Ban on all mopeds on some Amsterdam cycle paths next April

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notsofasteddie
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Ban on all mopeds on some Amsterdam cycle paths next April

Post by notsofasteddie » Tue 18th Dec 2018 01:46 pm

Ban on all mopeds on some Amsterdam cycle paths next April



Society
December 18, 2018


Image
Bikes only.
Photo: Depositphotos.com


Amsterdam is banning snorfietsen, or low-powered mopeds that have a speed limit of 25 km/h, from most of its cycle paths inside the A10 ring road from next April.

The presence of the snorfiets on cycle paths has long been a bone of contention in the capital because their speed, which in most cases exceeds 25 km/h, makes them dangerous to cyclists. The number of snorfietsen has also increased from 11,000 in 2008 to 35,000 this year, according to the Parool.

Officials expect that relegating snorfiets users to the road will bring down the number of serious traffic accidents on cycle paths by 261.

Last December parliament passed a law which gave local authorities the right to impose helmet use and Amsterdam is the first city to have done so. Helmets will be now compulsory for all scooter users in the Dutch capital from January 1.

The ban will come into force from April next year but not all cycle paths will be snorfiets free. The exceptions to the rule are very busy roads, such as the Wibautstraat, De Ruiterkade , Prins Hendrikkade and Stadhouderskade and all bike paths outside the A10 ring road

People who ignore the new ‘Snorfietsen niet toegestaan’ signs risk a fine of €95.



dutchnews



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Re: Ban on all mopeds on some Amsterdam cycle paths next April

Post by notsofasteddie » Tue 18th Dec 2018 01:51 pm

Amsterdam to ban mopeds on bike paths from April


By Janene Pieters on December 18, 2018 - 08:58



Image
Red moped
(A.Marriott / Wikimedia)


Moped riders will be banned from bike paths in Amsterdam starting on April 8th next year, the municipality announced. With the move to the public roads, moped riders will also be obliged to where a helmet. Failing to wear a helmet, or riding on a bicycle path, will result in a 95 euro fine, the municipality said.

Amsterdam's bicycle paths are increasingly crowded. And the number of mopeds in the city increased dramatically over the past years, from 8 thousand in 2007 to some 35 thousand this year. "The crowds create dangerous situations for cyclists and moped riders. After cyclists, moped riders are the largest group among serious road injuries", the Amsterdam municipality said. In an effort to increase safety for both cyclists and moped riders, the municipality decided to move mopeds to the public roads.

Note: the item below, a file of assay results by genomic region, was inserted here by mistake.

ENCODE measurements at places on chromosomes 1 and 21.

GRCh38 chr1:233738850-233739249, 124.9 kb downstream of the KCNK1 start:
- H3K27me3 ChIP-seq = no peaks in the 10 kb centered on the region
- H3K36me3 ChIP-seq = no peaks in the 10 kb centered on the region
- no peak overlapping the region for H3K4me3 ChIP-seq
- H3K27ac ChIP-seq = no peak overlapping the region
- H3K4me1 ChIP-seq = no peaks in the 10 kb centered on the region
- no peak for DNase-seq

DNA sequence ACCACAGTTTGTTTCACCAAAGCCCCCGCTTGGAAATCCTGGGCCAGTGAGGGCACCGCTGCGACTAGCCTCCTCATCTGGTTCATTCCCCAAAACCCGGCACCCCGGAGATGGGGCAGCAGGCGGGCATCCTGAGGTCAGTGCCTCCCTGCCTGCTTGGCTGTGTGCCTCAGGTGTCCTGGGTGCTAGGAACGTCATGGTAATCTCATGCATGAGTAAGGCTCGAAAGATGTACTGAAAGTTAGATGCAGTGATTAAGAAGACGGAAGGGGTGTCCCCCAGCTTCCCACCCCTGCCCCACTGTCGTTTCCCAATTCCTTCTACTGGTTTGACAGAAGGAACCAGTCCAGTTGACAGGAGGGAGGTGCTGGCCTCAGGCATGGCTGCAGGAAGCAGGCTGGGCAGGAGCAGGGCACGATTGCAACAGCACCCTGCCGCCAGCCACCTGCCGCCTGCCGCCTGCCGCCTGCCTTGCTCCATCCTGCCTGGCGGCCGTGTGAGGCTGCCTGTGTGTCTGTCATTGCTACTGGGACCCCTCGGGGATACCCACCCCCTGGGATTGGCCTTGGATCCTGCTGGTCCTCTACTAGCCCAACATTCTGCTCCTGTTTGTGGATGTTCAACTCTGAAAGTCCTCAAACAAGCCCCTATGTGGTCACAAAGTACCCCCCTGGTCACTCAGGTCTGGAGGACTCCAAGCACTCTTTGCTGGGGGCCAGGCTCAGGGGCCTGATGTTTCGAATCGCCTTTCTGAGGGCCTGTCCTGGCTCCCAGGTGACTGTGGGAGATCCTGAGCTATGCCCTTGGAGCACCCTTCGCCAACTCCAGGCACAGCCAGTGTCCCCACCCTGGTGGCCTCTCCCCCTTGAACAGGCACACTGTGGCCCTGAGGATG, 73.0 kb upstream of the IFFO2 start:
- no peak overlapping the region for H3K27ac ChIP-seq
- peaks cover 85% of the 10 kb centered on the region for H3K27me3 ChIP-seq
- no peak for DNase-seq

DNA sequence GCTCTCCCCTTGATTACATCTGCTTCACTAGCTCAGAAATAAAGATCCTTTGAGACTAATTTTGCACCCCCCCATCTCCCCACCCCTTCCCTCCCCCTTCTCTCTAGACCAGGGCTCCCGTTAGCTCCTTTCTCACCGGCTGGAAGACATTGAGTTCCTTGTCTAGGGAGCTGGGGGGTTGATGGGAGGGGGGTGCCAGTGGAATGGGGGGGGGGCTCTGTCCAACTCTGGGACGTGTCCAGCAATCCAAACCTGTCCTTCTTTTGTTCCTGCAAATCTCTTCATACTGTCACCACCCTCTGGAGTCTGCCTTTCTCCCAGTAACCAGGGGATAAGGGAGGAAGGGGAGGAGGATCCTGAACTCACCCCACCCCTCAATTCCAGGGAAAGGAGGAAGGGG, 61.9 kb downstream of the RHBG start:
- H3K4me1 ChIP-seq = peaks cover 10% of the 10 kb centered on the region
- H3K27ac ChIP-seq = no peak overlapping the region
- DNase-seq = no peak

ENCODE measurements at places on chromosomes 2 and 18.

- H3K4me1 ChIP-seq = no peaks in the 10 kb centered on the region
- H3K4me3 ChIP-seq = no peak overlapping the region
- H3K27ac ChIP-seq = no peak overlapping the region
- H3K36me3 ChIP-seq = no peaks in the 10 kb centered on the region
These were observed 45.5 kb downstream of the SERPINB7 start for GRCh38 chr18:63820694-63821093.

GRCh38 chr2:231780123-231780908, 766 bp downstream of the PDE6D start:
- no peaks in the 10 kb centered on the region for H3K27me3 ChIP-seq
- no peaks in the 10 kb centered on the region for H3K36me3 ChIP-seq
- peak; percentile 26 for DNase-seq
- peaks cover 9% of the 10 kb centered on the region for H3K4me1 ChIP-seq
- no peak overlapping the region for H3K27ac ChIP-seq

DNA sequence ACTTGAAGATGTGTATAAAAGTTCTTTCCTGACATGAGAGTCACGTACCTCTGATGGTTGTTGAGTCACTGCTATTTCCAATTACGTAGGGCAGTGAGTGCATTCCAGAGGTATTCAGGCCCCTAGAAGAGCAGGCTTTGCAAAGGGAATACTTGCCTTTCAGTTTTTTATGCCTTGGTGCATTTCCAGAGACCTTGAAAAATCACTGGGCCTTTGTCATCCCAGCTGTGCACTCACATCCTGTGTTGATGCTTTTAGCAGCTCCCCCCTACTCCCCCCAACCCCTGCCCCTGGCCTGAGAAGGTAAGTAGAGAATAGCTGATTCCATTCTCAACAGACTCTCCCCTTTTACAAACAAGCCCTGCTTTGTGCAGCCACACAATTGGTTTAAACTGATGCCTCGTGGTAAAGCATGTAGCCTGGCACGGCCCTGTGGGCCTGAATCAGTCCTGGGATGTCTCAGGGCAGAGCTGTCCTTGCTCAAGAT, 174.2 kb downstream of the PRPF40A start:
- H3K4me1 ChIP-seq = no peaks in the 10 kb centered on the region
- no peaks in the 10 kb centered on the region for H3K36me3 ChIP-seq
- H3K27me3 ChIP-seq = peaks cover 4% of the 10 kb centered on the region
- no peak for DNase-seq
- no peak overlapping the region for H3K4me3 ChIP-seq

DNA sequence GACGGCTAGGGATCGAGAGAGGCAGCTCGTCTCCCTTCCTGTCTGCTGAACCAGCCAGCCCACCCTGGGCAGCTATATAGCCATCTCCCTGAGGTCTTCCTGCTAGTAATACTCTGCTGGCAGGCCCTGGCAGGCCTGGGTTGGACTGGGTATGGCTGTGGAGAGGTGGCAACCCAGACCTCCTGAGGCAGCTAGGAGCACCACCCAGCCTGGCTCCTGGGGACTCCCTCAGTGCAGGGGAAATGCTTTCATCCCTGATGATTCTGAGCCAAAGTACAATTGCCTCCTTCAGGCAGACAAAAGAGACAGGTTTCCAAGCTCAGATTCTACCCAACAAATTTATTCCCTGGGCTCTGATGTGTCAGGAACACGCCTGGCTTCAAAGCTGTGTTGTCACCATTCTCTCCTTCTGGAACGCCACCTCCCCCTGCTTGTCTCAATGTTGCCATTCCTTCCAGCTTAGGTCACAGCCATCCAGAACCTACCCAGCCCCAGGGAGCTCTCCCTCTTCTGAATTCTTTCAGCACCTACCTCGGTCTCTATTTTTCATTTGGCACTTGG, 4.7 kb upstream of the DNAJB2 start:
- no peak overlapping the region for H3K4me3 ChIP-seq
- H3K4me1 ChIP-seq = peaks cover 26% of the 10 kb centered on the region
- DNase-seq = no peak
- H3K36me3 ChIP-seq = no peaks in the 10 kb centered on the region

The new traffic situation takes effect on April 8th. In order to ensure a smooth transition for all road users, the municipality will place clear road signs to show moped riders exactly where they're allowed to drive. Moped riders in and around Amsterdam will be informed by letter. In the spring the municipality will also launch an information campaign. And traffic controllers will be deployed to inform and help moped riders.

Immediately after moped riders are banned from bike paths, the municipality will start an extensive monitoring and evaluation study. This will include monitoring crowds, speed, nuisance, reactions from other road users, the safety of moped riders, and the interaction between road users.



nltimes

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Re: Ban on all mopeds on some Amsterdam cycle paths next April

Post by notsofasteddie » Wed 19th Dec 2018 01:25 pm

Bike path chaos looms – even the police don’t know who can drive where


Society
December 19, 2018


Image
The Biro can park anywhere.
Photo DutchNews.nl

Complicated rules and a lack of clarity about who is allowed where, are making it impossible for the police to make sure the right vehicles are allowed to use cycle paths, Dutch police union chief Gerrit van de Kamp has told the Financieele Dagblad.

On Tuesday, Amsterdam announced that slower mopeds, known as a snorfiets in Dutch, will be banned from some of the city’s cycle lanes from next April and Utrecht is bringing in a similar ban at the end of the next year.

But there are so many different sorts of vehicles on the road – from electric cargo bikes to mini electric cars and segways – that it is impossible to know what is allowed where.

For example, the Biro, a small electric car popular with well-heeled city dwellers, can park anywhere and is allowed to drive on the roads and on cycle tracks. Yet it can be bought in versions travelling at up to 60 kph.